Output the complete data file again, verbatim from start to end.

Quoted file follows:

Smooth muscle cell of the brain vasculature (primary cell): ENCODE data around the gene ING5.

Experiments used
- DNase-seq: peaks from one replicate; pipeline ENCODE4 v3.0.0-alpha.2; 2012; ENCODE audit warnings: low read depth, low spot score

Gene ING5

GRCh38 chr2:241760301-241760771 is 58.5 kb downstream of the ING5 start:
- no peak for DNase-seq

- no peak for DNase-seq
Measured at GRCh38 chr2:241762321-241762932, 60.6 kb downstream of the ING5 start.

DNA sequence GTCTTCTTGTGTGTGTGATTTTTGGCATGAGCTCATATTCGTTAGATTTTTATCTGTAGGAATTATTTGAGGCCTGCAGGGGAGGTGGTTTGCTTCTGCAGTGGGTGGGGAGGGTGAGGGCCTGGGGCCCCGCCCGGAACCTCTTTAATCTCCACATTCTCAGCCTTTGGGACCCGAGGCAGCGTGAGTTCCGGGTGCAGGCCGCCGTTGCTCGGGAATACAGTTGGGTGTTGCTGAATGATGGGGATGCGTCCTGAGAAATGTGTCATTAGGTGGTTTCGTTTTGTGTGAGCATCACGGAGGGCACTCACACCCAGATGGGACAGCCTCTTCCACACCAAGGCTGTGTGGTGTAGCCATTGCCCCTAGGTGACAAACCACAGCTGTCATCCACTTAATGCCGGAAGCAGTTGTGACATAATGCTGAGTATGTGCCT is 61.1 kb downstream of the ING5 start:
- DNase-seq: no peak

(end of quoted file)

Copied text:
Smooth muscle cell of the brain vasculature (primary cell): ENCODE data around the gene ING5.

Experiments used
- DNase-seq: peaks from one replicate; pipeline ENCODE4 v3.0.0-alpha.2; 2012; ENCODE audit warnings: low read depth, low spot score

Gene ING5

GRCh38 chr2:241760301-241760771 is 58.5 kb downstream of the ING5 start:
- no peak for DNase-seq

- no peak for DNase-seq
Measured at GRCh38 chr2:241762321-241762932, 60.6 kb downstream of the ING5 start.

DNA sequence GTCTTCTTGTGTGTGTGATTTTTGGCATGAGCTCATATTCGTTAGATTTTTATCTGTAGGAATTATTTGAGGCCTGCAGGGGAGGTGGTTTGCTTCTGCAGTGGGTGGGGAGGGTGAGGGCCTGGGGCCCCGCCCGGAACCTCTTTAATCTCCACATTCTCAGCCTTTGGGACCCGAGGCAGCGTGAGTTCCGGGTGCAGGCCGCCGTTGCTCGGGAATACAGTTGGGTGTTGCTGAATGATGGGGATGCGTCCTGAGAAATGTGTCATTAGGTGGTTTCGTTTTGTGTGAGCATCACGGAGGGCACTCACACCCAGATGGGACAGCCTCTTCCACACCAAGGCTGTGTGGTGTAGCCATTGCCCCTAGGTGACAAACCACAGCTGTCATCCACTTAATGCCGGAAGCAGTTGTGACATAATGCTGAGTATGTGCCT is 61.1 kb downstream of the ING5 start:
- DNase-seq: no peak